The government has also outlined specific rules that enable border officers to refuse entry to those in sham marriages and those guilty of evasion of duty and tax at the border (e.g. people who carry in excess of their duty-free allowance). Previously, they had to rely on “non-conductive” power, which should be reserved for those who pose a direct threat to national security. 

The EU settlement scheme

The UK’s Withdrawal Agreement with the EU protects the rights of EU and EEA citizens and their families who are already established in the UK to continue to live, study, work as well as travel freely between the UK and the EU. 

This means that a few adjustments had to be made the EU Settlement Scheme, largely to keep families together. At the end of the transition period (31 December 2020), the government will provide routes for close family and children to join their spouse/parent in the UK. There will also be allowances made for those who miss the Settlement Scheme deadline of 30 June 2021, provided they can prove reasonable grounds.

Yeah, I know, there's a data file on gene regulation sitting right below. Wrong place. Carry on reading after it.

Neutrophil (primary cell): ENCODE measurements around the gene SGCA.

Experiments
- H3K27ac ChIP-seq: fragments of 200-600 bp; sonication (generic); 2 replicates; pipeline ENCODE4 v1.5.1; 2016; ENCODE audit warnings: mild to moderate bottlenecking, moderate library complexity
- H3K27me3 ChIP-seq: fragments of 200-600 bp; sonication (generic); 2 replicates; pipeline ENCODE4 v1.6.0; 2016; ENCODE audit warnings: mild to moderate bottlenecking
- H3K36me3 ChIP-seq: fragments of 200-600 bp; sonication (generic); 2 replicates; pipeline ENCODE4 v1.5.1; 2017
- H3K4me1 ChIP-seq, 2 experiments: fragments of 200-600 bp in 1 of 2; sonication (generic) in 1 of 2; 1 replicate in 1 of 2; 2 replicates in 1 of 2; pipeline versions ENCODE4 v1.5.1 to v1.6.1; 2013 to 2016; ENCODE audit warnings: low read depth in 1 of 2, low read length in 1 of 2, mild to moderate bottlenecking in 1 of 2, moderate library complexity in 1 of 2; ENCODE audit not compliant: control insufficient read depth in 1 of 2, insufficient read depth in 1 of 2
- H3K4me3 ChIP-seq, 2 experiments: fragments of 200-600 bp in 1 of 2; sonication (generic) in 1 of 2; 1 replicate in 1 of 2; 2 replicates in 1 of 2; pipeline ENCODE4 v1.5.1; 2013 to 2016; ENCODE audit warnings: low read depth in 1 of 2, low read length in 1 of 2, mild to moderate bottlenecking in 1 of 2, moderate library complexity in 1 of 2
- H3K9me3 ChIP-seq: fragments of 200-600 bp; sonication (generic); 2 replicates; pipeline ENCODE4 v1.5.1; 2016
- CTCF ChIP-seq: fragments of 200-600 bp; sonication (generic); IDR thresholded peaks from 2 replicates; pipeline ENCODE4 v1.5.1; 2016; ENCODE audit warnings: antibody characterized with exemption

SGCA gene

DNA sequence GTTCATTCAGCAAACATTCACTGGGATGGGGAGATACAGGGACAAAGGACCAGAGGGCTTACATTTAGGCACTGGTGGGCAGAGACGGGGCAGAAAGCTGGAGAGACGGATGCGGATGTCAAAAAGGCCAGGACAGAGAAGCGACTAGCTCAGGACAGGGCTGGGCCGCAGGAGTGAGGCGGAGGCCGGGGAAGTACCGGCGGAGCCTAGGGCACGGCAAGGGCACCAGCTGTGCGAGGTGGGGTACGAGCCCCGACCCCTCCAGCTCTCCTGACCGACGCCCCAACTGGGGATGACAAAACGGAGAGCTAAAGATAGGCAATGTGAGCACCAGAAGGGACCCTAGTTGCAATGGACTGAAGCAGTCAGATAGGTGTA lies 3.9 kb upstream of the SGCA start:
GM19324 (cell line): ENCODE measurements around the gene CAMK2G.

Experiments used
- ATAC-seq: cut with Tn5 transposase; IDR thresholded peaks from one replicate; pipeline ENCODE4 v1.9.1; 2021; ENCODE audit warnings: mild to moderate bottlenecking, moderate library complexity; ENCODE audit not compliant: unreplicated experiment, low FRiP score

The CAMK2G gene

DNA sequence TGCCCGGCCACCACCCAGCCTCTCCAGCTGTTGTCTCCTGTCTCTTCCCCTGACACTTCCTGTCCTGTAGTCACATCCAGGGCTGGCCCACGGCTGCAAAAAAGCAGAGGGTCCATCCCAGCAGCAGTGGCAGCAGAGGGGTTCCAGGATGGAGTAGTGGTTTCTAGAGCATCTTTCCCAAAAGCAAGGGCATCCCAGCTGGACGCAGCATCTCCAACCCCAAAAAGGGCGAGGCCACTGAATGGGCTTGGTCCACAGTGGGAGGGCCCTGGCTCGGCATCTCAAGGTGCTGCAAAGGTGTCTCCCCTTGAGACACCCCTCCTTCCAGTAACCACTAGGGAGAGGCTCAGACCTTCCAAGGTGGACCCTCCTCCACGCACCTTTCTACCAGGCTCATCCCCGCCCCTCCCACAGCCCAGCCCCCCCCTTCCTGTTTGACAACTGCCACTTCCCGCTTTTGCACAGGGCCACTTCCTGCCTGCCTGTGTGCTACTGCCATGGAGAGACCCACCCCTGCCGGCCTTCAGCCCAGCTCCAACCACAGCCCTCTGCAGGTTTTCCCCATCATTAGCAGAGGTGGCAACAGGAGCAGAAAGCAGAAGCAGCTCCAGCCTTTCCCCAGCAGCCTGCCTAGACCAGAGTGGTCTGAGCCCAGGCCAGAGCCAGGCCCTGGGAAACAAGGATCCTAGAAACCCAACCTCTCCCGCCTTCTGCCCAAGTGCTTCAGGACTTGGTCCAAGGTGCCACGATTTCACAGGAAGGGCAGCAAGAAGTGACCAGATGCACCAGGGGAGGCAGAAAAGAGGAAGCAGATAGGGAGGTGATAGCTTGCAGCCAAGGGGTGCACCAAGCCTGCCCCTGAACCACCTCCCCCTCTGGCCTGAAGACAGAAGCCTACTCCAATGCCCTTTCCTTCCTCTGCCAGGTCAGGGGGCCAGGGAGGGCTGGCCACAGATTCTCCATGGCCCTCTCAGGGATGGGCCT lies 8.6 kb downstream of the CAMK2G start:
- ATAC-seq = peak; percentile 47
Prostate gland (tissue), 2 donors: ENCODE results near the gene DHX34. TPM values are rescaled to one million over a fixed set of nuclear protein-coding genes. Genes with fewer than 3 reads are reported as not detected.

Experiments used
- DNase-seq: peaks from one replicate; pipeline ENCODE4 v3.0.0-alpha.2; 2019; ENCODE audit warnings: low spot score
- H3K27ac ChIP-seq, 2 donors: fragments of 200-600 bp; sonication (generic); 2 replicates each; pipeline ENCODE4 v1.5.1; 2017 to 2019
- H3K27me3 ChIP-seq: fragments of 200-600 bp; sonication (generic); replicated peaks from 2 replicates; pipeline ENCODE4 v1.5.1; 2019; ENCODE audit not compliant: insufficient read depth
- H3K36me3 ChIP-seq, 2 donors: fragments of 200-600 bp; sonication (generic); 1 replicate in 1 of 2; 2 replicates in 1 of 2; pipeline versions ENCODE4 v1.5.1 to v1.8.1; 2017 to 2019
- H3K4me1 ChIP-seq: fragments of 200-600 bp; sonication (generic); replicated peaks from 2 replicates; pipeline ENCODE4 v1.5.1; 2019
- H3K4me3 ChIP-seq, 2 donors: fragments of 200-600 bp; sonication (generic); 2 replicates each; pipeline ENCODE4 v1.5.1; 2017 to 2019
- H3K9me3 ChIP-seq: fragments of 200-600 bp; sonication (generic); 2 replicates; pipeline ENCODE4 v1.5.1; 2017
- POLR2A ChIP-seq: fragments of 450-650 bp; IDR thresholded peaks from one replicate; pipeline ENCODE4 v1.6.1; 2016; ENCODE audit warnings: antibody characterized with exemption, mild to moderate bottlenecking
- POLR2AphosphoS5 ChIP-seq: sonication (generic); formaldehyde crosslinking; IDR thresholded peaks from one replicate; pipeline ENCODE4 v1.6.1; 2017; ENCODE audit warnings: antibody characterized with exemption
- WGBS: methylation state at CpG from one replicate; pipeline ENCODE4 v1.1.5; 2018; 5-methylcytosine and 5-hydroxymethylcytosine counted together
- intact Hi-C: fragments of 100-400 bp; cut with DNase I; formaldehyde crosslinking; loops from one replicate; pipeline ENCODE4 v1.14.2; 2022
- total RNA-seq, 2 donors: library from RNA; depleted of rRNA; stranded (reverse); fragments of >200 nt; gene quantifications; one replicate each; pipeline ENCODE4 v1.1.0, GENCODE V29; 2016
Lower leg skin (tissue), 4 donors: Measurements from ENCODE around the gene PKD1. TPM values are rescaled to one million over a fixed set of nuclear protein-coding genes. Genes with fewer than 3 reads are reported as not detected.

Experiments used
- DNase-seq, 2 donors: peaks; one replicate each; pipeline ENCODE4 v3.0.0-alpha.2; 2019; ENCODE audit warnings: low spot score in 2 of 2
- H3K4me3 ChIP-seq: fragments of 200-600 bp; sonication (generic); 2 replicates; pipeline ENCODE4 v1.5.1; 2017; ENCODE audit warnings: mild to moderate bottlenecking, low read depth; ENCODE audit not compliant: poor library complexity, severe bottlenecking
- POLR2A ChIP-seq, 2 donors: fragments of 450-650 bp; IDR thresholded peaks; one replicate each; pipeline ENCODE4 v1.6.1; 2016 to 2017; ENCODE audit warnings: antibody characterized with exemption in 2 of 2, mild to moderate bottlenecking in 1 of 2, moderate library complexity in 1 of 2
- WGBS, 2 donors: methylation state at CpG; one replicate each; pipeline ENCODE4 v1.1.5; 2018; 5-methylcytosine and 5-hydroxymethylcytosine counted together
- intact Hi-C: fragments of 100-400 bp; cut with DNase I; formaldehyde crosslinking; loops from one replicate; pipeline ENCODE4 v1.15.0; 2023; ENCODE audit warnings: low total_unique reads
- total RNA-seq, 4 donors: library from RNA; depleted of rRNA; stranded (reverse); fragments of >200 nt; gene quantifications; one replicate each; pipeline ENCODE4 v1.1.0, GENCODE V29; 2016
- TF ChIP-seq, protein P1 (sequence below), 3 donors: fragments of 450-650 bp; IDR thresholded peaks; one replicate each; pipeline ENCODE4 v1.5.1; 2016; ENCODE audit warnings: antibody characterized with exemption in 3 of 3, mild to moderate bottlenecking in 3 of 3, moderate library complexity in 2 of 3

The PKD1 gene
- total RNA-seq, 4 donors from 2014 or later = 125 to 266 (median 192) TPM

Identity cards currently used for travel by EU citizens and their EU family members will continue to be recognised until at least 2026 for those who are resident in the UK before 31 December 2020 and hold settled or pre-settled status. 

Introduction of Hong Kong British National (Overseas) route

In mid-2020, China breached an agreement with the UK meant to ensure Hong Kong had a high level of autonomy until 2034. As a result of this, Hong Kong citizens who were granted the status of (British National (Overseas) (BNO) by the UK when it handed over the city to China are being offered a special path to UK citizenship. 

This new route allows work and study in the UK and leads to settlement. It is open to BNO passport holders and partners or children who are part of the same household as the BNO citizen. 

The new rules are largely good news for those outside of the EU who previously struggled to qualify for UK visas. They aim to treat EU and non-EU citizens equally and attract people who can contribute to the UK’s economy.